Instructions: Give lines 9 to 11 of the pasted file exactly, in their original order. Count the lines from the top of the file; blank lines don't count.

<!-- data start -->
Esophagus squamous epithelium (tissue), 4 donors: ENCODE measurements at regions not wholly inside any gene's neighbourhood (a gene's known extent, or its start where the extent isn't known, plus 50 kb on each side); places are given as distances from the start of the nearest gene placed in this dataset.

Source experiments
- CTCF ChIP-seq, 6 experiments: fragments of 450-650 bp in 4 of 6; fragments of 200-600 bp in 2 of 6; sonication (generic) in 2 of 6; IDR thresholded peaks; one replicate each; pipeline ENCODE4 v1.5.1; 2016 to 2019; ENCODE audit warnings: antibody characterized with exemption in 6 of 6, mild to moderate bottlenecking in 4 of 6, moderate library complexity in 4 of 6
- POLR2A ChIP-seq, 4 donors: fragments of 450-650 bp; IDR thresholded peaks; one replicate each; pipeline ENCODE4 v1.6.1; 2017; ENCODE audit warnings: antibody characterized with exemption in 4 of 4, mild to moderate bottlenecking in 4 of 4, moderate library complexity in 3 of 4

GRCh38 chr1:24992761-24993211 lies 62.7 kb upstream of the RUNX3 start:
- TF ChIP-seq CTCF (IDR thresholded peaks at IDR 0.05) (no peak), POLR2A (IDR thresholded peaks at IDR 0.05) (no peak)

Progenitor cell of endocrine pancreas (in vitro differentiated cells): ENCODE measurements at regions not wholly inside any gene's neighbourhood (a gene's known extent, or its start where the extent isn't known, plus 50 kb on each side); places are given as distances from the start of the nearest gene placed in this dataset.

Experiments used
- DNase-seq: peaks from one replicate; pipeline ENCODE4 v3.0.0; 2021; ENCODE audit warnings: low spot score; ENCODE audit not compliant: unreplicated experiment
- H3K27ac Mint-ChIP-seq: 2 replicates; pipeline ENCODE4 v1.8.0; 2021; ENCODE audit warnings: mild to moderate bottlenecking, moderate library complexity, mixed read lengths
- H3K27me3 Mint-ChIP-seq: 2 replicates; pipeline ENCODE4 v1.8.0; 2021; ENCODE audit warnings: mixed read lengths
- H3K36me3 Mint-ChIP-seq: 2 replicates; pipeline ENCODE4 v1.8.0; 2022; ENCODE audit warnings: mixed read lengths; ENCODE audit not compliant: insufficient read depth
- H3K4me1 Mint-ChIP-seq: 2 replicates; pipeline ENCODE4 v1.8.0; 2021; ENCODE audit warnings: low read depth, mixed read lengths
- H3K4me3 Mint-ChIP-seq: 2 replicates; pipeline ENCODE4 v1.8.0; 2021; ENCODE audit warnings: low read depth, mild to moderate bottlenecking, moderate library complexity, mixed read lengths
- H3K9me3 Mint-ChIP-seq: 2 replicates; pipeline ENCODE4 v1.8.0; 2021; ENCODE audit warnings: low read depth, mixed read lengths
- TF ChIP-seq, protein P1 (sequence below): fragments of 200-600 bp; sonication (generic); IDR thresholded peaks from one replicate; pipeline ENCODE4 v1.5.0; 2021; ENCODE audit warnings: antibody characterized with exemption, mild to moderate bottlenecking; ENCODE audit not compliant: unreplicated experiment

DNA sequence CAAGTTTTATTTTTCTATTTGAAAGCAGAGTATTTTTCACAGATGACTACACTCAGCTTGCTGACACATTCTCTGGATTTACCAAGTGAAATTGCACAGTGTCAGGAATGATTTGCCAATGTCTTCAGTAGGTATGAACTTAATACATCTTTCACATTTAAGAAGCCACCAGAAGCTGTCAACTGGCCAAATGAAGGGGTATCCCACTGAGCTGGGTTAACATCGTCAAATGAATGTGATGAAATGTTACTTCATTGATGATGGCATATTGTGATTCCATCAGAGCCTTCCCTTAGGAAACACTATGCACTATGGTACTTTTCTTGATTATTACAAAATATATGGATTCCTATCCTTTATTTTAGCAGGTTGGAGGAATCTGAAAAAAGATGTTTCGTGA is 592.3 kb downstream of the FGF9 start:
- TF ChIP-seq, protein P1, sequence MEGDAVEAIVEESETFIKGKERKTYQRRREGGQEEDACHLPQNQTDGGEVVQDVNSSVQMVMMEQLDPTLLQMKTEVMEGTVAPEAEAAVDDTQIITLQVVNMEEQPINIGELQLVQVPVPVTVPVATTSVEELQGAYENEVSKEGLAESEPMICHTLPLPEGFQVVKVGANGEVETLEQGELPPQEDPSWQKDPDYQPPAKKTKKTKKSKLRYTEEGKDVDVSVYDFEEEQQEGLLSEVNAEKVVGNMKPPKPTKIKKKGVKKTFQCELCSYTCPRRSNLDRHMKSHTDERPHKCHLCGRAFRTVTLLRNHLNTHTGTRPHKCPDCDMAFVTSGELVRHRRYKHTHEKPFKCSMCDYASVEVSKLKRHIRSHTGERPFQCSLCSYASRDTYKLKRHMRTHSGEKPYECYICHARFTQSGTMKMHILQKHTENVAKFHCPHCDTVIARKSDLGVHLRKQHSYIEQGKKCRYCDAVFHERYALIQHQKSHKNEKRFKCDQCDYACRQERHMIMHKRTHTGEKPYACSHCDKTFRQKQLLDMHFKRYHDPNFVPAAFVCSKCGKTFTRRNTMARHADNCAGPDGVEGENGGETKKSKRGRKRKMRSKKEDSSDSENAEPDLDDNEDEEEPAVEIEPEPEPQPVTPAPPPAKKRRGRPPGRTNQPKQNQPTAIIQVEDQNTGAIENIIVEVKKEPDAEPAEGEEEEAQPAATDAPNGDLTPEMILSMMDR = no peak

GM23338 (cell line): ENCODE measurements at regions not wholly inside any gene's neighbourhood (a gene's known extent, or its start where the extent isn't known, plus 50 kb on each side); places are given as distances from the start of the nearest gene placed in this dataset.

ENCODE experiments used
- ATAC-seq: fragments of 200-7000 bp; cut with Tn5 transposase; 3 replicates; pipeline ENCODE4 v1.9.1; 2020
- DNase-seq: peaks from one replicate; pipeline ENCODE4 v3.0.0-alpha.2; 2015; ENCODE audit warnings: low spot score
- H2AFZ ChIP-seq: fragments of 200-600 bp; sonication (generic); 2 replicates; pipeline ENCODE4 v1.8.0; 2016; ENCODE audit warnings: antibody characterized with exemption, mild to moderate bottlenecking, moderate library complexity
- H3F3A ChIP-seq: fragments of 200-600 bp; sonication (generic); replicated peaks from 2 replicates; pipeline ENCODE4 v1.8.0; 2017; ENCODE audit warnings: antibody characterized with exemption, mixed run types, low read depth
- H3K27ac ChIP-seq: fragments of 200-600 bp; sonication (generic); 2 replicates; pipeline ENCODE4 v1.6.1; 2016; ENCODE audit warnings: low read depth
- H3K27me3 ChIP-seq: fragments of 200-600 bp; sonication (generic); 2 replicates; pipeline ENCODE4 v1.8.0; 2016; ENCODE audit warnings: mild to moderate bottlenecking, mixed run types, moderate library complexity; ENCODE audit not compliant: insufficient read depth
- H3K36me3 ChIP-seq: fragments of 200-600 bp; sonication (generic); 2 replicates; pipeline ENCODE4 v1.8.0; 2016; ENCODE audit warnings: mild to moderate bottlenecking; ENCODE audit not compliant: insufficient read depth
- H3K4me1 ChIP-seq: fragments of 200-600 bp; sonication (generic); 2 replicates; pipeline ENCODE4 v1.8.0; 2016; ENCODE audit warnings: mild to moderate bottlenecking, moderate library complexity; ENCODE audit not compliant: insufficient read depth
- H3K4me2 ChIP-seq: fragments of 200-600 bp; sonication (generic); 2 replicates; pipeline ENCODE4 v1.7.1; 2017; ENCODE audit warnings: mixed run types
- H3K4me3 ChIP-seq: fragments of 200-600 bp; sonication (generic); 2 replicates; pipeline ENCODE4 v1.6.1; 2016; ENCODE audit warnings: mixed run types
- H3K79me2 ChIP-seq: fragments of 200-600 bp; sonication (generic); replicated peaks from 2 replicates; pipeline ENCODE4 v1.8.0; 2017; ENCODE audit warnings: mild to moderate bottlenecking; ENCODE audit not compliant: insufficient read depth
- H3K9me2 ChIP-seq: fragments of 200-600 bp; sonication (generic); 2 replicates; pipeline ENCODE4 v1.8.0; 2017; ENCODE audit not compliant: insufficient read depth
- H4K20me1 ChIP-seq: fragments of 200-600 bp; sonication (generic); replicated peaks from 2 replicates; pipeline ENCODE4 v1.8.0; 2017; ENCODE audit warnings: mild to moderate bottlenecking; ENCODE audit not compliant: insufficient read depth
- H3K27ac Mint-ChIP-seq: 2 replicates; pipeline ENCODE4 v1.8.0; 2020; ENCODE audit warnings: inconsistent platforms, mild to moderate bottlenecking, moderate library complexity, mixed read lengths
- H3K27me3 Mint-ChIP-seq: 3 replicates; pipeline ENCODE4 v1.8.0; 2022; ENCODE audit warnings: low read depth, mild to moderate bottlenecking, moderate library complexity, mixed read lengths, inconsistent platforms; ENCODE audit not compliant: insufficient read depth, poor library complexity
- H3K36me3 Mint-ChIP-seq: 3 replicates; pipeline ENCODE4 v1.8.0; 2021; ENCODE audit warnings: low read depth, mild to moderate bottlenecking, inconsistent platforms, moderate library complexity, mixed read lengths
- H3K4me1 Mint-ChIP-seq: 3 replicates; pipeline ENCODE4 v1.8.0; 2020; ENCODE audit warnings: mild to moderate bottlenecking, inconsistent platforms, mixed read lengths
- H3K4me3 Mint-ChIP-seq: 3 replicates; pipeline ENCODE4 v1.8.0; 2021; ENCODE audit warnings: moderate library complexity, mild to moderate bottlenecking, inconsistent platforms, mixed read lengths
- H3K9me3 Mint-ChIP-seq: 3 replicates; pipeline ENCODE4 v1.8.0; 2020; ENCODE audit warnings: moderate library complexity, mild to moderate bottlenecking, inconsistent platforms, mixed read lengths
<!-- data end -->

- DNase-seq: peaks from one replicate; pipeline ENCODE4 v3.0.0; 2021; ENCODE audit warnings: low spot score; ENCODE audit not compliant: unreplicated experiment
- H3K27ac Mint-ChIP-seq: 2 replicates; pipeline ENCODE4 v1.8.0; 2021; ENCODE audit warnings: mild to moderate bottlenecking, moderate library complexity, mixed read lengths
- H3K27me3 Mint-ChIP-seq: 2 replicates; pipeline ENCODE4 v1.8.0; 2021; ENCODE audit warnings: mixed read lengths